Nigel flicked his hair out of his face and caught sight of Adam. The younger man tried not to duck behind Mr. Dalca.
“Well, hello, gorgeous.” Nigel tried to lean backwards seductively but ended up sprawled on his back. He scrambled to his feet and lurched toward Adam. “Have time for a little honeymoon after the service, darling?”
Adam frowned when Nigel dragged dirty fingers across his cheek. “Please don’t touch me again.”
“Fucking kicked out of bed already?” Nigel laughed. “Guess I’m not losing my touch.”
Dalca stepped into Nigel’s space. “Keep your shit together for 20 minutes or you’re on the next plane back to fucking Bucharest.”
Nigel rolled his eyes, but dropped his hand and moved back. “Had no idea I had such a delicate little husband.”
“I would appreciate it if you didn’t speak too much; you smell terrible,” Adam said with a glare.
“I Nigel, take you, Allen”
“Adam,” Darko hissed.
“Adam, fine, to be my lawfully wedded husband.” Nigel shoved a ring on Adam’s finger and winked. The band was plain, probably not real gold, Adam didn’t like the weight of it on his hand.
He nodded through the rest of the ceremony, feeling his chest tighten with every word the officiant spoke. This was wrong, but maybe Mr. Dalca was right – maybe it would all work out once the papers were filed.
The clerk gave him an odd look when she handed Adam the certificate. Adam squinted, trying to decipher the meaning, but people were so confusing sometimes.
After they left the clerk’s office, Nigel threw his arm around Adam, pulling him back into the scent of stale spirits and nicotine. “Want to get a bite, talk about married life?”
“No thank you.” Adam shrugged him off. He scratched at the ring on his finger. “I don’t think we should see each other again until the divorce.”
Nigel laughed. “Just like fucking Gabi!”
Adam didn’t know who Gabi was, but he didn’t want to ask if it kept his husband near him. “Goodbye Mr. Dalca, I’ll see you at the building.”
“What? No goodbye for your husband?”
Adam sighed and held out his hand. “Goodbye Nigel, I hope I don’t see you again.”
Nigel smiled, taking Adam’s hand and yanking. Adam slammed into Nigel’s chest with a little gasp, eyes wide when Nigel bent and stole a kiss. “I fucking do.”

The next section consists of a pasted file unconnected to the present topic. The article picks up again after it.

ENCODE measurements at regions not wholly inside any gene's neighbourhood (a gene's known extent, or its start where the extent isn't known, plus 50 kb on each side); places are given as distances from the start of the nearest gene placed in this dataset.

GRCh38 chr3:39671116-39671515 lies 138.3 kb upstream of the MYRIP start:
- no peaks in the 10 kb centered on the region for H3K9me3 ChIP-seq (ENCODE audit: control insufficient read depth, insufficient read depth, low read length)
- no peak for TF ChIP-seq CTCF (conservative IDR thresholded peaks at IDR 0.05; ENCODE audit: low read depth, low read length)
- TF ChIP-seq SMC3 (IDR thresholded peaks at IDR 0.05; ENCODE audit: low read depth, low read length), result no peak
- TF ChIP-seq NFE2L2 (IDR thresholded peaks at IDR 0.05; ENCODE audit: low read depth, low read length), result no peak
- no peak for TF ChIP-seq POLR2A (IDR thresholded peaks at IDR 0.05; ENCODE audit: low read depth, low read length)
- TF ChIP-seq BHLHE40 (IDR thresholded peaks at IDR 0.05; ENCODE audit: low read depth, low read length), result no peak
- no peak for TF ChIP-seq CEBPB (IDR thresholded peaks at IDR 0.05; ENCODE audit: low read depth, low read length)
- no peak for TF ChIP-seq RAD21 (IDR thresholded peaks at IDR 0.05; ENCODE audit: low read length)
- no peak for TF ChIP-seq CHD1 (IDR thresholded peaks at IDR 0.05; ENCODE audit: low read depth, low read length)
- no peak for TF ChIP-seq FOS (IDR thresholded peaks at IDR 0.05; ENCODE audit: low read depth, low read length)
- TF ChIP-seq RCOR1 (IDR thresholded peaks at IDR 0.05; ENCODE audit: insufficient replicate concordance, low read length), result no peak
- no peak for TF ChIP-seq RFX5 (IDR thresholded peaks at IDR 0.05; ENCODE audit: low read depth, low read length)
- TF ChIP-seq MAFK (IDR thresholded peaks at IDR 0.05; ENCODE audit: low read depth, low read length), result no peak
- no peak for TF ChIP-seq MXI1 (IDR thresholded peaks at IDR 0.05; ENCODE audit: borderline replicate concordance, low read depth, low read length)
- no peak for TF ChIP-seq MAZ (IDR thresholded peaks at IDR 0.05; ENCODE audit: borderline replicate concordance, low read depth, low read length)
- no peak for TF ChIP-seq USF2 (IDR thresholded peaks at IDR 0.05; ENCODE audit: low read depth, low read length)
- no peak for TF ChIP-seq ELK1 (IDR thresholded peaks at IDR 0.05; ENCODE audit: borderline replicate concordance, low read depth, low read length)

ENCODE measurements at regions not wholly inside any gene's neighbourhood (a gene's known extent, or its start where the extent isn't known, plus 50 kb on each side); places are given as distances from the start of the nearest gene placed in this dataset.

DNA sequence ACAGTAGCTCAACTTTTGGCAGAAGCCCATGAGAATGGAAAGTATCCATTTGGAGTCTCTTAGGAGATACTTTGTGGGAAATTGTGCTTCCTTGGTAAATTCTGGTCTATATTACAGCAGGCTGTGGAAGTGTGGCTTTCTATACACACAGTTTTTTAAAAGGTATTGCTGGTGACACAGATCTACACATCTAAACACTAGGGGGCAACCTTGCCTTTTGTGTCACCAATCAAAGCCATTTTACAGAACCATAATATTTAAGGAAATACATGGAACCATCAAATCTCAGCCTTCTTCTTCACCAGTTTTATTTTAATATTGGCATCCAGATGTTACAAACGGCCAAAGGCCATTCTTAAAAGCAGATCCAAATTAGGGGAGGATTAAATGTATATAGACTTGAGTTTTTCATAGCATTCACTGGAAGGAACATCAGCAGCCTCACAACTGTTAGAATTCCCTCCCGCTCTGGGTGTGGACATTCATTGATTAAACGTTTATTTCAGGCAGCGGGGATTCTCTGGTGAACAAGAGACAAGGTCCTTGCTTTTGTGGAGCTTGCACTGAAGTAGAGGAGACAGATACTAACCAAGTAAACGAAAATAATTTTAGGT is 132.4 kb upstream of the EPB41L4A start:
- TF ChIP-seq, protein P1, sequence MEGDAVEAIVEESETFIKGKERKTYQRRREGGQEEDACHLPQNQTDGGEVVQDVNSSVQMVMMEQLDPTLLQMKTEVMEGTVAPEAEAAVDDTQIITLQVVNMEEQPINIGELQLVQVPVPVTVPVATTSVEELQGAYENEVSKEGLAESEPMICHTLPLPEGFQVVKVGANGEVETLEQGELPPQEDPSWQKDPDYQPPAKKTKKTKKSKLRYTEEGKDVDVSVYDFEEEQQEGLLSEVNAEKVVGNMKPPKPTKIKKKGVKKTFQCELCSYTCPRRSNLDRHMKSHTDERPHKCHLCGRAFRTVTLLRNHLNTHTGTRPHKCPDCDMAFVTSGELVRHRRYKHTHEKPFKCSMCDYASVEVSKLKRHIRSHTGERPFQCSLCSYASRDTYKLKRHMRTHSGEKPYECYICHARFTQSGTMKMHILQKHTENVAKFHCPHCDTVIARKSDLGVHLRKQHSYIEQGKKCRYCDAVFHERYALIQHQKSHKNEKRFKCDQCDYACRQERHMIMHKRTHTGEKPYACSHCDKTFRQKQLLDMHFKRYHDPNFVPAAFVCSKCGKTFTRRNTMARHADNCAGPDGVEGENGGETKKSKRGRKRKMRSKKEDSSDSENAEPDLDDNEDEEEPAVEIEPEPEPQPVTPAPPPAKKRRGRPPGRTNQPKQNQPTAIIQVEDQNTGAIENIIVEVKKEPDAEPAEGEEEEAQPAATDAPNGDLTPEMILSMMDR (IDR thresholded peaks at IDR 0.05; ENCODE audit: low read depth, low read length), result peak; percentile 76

Adam shoved at Nigel, wiping his mouth as the older man winked. He stomped back to his office, shoving the cheap wedding ring in his pocket and clutching the bag full of cash. It was just a small deviation to his routine, nothing more. He’d be back on schedule soon, like nothing ever happened.
“Married?” Harlan spit out chunks of half chewed ham and cheese. Adam pulled his mouth into a moue as he watched the spittle land around them.
“Just for the money,” Adam confirmed, taking a bite of his sandwich.
“Just for the…Son, this sounds illegal.”
“Not really. We’ll stay married until the government issues a green card, so that’s around three years. It’s not lying if we stay married.”
Harlan sighed. “Adam, I don’t want you to go to jail over some foreign woman you don’t even know.”
“Man,” Adam corrected.
“Yes, his name is Nigel Belea.”
“You married a man?”
“Son, you’re straight.”
“I’ve dated a man before,” Adam explained in a flat voice.
“What? When? Who?”
“Harlan, you seem upset.” Adam tilted his head. “I dated Austin during space camp in 10th grade. We helped each other masturbate a few times, but Austin said-”
“Adam! What did we say?”
“No sexual specifics. I’m sorry, I was trying to explain.” Adam offered Harlan the untouched half of his sandwich. “Here, you dropped yours.”
“That’s…that’s ok, you eat.” Harlan ran a hand over his face. “So, you go both ways, huh?”
“You can’t go both ways, Harlan, it’s physically impossible.” Adam furrowed his brow. “Oh! You’re saying I’m bisexual. Yes, I am.”
“I don’t like this, Adam, man or woman, you could go to jail.”
“I needed the money, Harlan.” Adam bit his lip. “I know it’s not totally right, but it helps me. Dad said I would have to make tough decisions and I did. I won’t even have to see him. He lives somewhere else and I can stay in my apartment.”
“Adam? Just promise me you won’t go to jail.”
As Adam walked home, he ran the calculations in his head. He’d be able to stay in his apartment for 11 years and 4 months now, plenty of time for him to invest his meager savings and find a higher paying income. Maybe he’d even find someone to live with him, like his new neighbor, Beth.
Adam smiled. Beth.
She was very pretty. Maybe he should ask her out. Mr. Dalca said he should live his life like normal. He nodded to himself. Maybe it was a good thing he got married. Marriage had made him more decisive.